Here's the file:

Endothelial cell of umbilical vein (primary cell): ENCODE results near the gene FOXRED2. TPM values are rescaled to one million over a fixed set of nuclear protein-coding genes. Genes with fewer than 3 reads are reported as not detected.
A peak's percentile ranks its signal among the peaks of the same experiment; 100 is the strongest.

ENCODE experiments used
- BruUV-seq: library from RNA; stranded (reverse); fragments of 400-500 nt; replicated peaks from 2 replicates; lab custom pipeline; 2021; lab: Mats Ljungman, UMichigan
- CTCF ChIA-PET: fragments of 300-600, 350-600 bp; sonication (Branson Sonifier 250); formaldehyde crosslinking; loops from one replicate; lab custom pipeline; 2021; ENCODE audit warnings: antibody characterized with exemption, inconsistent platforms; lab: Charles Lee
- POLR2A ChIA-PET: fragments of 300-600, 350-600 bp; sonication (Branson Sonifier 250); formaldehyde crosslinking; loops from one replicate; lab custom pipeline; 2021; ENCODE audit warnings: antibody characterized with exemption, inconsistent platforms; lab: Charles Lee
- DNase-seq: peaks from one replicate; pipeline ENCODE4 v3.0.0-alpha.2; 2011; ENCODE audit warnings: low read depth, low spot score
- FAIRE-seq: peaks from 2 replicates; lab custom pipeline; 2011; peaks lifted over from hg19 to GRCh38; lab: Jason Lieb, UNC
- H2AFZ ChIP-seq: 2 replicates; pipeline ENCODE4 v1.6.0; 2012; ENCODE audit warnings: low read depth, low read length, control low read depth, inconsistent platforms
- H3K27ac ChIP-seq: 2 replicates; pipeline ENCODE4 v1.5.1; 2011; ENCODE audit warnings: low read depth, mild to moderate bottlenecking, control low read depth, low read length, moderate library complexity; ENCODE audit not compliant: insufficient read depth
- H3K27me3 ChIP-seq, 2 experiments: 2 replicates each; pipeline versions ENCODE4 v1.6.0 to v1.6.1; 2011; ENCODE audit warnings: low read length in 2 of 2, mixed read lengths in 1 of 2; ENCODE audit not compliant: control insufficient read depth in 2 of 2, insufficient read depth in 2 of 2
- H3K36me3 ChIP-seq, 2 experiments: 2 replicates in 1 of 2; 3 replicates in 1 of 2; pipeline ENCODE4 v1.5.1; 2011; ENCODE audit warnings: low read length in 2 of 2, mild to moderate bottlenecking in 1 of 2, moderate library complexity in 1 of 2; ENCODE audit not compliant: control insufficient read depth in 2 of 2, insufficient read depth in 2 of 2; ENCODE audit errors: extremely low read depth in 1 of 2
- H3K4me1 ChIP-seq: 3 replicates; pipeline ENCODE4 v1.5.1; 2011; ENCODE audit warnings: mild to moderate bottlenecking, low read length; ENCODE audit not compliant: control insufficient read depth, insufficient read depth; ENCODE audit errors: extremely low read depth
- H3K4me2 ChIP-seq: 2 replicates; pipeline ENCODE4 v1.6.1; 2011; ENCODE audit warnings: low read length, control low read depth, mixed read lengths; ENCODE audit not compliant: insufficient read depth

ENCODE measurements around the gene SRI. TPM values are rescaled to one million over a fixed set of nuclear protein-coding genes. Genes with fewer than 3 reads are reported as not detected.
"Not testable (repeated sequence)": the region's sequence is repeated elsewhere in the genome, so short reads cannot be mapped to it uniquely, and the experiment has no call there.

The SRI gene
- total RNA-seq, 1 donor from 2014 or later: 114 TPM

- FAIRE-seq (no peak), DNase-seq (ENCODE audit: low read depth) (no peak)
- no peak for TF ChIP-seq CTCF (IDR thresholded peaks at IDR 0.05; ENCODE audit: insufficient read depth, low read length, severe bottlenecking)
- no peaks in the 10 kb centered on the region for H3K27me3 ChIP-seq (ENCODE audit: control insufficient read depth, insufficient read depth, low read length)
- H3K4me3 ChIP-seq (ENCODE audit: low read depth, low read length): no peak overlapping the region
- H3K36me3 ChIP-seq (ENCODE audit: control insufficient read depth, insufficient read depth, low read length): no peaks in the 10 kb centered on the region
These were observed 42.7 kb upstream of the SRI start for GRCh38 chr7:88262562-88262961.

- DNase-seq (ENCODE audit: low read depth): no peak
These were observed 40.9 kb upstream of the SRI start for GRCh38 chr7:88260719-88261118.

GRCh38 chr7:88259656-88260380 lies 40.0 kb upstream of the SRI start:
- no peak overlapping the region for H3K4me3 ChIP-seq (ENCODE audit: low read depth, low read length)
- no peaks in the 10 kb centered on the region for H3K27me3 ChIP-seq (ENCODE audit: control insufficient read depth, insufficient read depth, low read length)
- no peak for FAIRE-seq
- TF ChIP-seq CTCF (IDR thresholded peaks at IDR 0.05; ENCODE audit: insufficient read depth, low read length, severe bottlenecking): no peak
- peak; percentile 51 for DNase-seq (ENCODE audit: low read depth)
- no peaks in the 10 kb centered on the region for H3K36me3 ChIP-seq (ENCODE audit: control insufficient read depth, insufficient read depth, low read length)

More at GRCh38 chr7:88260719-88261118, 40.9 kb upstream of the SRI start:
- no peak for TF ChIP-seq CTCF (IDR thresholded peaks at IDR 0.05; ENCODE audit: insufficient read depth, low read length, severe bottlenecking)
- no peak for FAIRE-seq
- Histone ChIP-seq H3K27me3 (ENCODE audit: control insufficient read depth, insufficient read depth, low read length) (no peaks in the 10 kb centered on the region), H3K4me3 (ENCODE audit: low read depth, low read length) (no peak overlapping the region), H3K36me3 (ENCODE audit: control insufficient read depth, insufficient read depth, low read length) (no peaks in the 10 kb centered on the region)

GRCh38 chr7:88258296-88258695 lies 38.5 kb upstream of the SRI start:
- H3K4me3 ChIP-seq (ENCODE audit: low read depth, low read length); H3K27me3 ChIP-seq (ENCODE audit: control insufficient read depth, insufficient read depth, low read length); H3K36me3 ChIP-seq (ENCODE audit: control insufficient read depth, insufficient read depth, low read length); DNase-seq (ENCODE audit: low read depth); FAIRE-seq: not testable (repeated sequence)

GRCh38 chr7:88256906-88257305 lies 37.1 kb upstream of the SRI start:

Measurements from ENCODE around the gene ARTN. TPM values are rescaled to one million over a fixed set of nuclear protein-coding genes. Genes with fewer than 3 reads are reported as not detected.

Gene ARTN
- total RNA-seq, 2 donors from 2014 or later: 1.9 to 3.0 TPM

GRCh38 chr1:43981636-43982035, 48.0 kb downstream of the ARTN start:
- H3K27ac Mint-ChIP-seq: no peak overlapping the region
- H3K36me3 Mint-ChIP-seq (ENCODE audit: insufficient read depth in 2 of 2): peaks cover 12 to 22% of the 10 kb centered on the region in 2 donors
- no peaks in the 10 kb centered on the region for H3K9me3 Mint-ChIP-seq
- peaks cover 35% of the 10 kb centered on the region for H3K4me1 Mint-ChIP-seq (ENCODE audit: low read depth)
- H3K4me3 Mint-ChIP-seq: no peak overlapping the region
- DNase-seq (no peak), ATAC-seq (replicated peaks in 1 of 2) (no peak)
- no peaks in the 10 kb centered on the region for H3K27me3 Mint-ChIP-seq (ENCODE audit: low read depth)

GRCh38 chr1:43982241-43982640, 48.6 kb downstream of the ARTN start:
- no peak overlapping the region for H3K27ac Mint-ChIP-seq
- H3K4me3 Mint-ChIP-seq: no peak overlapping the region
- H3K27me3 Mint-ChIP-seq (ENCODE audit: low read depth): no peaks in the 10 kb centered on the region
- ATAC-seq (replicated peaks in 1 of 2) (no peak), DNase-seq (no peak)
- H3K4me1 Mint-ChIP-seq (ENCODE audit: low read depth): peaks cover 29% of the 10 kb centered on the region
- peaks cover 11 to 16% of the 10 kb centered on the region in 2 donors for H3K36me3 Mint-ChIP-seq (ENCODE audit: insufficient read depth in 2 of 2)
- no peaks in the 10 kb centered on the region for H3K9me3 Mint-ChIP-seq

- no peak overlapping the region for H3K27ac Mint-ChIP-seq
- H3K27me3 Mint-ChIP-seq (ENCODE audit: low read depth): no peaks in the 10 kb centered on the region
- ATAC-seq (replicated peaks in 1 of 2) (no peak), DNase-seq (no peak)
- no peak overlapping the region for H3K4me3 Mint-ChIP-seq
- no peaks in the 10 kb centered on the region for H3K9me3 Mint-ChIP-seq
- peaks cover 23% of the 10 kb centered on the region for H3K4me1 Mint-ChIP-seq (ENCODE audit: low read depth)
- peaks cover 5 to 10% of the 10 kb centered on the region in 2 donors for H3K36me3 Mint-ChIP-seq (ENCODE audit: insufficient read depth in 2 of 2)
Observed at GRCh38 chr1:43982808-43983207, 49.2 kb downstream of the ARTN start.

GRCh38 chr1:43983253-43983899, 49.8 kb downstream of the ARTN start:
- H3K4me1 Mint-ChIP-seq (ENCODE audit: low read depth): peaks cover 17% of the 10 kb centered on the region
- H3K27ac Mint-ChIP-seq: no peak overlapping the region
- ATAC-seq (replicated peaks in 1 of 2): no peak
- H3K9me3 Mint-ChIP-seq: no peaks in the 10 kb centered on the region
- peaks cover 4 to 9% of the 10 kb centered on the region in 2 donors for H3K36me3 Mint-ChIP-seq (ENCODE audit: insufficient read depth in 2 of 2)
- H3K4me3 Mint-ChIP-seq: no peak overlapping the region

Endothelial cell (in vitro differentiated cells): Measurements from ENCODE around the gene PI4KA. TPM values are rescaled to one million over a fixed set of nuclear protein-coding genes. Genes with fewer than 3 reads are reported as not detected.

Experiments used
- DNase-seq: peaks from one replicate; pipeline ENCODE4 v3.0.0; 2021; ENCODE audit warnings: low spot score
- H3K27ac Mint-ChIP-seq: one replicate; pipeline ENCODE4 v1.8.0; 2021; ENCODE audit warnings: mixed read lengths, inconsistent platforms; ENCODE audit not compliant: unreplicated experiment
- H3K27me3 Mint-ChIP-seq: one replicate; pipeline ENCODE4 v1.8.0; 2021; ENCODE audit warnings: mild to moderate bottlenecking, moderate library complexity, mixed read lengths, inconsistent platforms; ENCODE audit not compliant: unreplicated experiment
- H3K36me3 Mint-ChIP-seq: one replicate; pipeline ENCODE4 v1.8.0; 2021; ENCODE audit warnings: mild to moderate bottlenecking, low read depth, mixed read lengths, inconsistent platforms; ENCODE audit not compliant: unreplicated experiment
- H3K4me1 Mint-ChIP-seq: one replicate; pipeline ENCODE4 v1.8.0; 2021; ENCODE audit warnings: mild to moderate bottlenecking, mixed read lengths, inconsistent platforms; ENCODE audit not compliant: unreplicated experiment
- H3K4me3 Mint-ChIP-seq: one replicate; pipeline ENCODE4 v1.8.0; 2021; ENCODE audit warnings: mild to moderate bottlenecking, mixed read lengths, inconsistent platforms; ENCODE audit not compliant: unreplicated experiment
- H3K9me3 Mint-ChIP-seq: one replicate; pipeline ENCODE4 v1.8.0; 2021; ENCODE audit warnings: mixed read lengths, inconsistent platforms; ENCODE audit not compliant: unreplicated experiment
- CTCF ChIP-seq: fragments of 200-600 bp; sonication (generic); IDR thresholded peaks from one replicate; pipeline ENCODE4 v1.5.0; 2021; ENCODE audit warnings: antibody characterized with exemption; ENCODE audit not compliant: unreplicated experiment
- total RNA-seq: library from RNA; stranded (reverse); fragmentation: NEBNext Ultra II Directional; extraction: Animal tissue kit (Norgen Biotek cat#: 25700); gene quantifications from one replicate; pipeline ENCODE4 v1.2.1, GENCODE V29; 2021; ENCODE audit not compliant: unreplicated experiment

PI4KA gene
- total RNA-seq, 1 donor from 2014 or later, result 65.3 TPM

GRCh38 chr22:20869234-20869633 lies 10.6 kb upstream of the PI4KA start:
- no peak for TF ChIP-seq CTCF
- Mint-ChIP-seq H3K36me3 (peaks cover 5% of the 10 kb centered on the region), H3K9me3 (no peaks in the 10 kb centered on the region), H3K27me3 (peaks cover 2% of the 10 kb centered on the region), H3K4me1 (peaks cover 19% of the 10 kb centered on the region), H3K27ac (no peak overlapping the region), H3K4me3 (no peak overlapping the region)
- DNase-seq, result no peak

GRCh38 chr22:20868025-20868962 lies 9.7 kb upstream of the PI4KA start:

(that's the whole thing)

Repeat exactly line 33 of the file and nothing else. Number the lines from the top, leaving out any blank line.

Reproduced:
- no peaks in the 10 kb centered on the region for H3K36me3 ChIP-seq (ENCODE audit: control insufficient read depth, insufficient read depth, low read length)